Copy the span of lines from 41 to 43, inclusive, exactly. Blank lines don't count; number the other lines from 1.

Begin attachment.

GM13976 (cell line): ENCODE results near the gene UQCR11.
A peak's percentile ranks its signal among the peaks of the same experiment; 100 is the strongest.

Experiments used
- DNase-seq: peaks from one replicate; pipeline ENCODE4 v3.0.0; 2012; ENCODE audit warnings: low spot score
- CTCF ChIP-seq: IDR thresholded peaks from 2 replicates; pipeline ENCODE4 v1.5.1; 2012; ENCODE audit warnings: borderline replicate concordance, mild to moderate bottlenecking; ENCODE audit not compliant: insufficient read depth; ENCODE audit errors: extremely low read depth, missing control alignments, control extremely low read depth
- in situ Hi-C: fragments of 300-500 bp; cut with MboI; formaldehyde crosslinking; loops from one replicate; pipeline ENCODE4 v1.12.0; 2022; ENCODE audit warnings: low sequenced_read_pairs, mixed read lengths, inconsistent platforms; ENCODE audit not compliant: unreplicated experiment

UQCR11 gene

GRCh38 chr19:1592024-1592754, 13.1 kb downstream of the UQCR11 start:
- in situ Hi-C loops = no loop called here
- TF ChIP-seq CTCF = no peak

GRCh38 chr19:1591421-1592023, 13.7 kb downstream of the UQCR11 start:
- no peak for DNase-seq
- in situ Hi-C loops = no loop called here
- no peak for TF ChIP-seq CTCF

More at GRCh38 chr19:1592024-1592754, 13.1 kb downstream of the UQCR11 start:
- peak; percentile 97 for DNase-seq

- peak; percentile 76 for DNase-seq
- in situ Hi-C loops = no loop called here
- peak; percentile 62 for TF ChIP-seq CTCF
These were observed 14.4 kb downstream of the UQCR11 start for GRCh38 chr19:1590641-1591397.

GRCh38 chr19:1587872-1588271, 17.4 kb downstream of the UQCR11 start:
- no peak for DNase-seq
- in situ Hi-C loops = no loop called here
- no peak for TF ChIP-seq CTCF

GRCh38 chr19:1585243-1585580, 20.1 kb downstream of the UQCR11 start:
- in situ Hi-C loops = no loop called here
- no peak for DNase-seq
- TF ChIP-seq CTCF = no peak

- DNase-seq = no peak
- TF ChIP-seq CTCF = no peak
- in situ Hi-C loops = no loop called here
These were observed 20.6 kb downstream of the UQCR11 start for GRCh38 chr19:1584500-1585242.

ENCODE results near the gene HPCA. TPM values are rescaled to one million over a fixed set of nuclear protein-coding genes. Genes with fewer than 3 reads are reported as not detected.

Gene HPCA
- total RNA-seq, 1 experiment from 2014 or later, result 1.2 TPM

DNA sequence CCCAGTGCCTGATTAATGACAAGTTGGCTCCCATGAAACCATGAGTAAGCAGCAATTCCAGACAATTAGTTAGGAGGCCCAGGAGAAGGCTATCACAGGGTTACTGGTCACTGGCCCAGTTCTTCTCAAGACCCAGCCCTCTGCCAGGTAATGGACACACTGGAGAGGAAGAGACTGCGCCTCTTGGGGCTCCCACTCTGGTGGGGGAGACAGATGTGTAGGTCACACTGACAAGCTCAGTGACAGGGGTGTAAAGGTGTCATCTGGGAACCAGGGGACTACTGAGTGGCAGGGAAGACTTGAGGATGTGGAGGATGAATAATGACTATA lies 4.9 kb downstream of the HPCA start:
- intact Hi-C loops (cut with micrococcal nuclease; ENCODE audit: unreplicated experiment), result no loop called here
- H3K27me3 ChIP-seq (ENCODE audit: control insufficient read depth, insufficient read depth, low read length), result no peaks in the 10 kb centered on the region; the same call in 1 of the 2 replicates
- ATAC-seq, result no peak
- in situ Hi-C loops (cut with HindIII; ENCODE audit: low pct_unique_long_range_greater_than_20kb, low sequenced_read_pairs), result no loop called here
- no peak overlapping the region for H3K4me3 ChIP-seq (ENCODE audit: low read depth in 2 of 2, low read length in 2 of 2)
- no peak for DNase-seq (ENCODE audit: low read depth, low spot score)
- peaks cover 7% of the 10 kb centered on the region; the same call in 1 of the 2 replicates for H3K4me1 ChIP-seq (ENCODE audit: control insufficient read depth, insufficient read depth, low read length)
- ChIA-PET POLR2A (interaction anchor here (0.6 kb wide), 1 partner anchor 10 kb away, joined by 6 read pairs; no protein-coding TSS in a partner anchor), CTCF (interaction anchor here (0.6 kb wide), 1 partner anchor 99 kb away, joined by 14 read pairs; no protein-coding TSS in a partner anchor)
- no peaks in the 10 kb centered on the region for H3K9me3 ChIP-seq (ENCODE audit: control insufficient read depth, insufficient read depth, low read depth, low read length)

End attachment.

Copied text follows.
- no peak overlapping the region for H3K4me3 ChIP-seq (ENCODE audit: low read depth in 2 of 2, low read length in 2 of 2)
- no peak for DNase-seq (ENCODE audit: low read depth, low spot score)
- peaks cover 7% of the 10 kb centered on the region; the same call in 1 of the 2 replicates for H3K4me1 ChIP-seq (ENCODE audit: control insufficient read depth, insufficient read depth, low read length)